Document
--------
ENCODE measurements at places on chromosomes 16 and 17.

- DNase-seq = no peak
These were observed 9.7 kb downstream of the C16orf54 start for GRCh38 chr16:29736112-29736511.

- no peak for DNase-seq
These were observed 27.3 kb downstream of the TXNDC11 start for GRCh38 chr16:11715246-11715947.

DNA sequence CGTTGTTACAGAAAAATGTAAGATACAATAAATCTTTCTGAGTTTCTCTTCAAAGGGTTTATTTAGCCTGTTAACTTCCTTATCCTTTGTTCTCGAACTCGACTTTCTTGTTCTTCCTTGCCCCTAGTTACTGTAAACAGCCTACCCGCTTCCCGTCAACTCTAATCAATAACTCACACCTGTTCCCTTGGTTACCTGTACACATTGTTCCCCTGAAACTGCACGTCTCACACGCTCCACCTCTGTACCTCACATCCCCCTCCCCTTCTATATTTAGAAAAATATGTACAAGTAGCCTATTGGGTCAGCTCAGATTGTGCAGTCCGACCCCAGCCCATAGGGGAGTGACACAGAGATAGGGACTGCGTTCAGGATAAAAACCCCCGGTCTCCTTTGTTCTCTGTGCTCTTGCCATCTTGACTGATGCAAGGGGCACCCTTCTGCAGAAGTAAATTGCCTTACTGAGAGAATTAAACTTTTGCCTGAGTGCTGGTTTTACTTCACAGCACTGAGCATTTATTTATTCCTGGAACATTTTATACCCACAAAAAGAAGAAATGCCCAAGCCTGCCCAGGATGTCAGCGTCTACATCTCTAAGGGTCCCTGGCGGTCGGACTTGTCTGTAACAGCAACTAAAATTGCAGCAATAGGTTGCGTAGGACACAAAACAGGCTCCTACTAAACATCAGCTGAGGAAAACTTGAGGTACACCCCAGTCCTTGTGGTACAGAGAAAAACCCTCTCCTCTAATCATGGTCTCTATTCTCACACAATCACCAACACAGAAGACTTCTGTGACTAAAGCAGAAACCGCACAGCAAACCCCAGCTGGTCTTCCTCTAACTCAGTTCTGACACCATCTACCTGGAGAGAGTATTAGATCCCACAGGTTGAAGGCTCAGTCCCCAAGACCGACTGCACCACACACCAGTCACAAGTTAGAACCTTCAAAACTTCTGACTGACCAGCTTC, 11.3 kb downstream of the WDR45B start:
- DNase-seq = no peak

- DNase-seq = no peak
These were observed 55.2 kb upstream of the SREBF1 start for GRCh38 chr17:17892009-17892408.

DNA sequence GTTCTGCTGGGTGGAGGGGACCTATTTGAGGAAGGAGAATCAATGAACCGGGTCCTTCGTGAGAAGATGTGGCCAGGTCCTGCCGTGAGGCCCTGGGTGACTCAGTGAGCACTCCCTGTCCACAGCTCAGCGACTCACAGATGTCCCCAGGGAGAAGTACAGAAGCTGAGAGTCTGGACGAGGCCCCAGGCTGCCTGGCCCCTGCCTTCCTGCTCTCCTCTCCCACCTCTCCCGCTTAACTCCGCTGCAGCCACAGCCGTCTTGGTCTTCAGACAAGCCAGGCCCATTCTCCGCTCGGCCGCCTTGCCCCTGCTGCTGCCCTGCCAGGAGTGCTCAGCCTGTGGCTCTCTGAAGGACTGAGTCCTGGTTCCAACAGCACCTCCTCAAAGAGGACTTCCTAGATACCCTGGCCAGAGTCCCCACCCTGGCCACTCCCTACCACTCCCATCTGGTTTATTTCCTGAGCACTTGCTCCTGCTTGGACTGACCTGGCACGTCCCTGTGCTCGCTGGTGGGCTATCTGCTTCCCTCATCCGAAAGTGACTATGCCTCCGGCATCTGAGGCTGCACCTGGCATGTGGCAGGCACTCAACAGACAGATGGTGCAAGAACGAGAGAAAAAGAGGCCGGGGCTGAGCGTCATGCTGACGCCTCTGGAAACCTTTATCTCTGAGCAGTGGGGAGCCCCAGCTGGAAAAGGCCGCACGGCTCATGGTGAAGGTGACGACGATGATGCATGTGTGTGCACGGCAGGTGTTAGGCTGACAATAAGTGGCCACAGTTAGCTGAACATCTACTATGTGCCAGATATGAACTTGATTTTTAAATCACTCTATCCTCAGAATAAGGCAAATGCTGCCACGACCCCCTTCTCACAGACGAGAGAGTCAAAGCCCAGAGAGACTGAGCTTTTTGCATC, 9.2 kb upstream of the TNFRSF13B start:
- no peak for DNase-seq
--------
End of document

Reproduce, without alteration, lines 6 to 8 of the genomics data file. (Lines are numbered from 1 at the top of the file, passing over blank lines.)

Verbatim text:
DNA sequence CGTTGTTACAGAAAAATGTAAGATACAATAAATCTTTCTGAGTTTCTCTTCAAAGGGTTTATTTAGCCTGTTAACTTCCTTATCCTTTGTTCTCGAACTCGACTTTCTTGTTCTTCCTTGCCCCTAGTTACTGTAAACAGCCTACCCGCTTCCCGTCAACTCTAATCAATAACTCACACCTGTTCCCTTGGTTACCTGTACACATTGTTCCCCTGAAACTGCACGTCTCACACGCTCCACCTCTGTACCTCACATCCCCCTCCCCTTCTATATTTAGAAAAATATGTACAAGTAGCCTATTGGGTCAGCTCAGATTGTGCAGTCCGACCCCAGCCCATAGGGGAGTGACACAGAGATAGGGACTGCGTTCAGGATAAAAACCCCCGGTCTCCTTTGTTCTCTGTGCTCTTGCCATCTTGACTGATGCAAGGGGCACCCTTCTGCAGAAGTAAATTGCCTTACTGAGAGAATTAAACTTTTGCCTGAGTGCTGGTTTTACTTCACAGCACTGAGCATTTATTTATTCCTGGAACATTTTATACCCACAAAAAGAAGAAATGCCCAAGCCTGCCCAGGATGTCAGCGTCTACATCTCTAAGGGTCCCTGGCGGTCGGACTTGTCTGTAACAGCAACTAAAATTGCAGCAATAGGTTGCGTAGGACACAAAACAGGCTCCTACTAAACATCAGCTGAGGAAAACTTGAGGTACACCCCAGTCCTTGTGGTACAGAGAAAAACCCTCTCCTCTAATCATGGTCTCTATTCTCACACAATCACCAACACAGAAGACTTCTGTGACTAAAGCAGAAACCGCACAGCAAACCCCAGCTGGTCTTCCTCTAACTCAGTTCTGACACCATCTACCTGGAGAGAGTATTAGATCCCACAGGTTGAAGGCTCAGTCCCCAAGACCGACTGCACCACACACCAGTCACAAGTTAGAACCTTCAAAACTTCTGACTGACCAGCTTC, 11.3 kb downstream of the WDR45B start:
- DNase-seq = no peak

- DNase-seq = no peak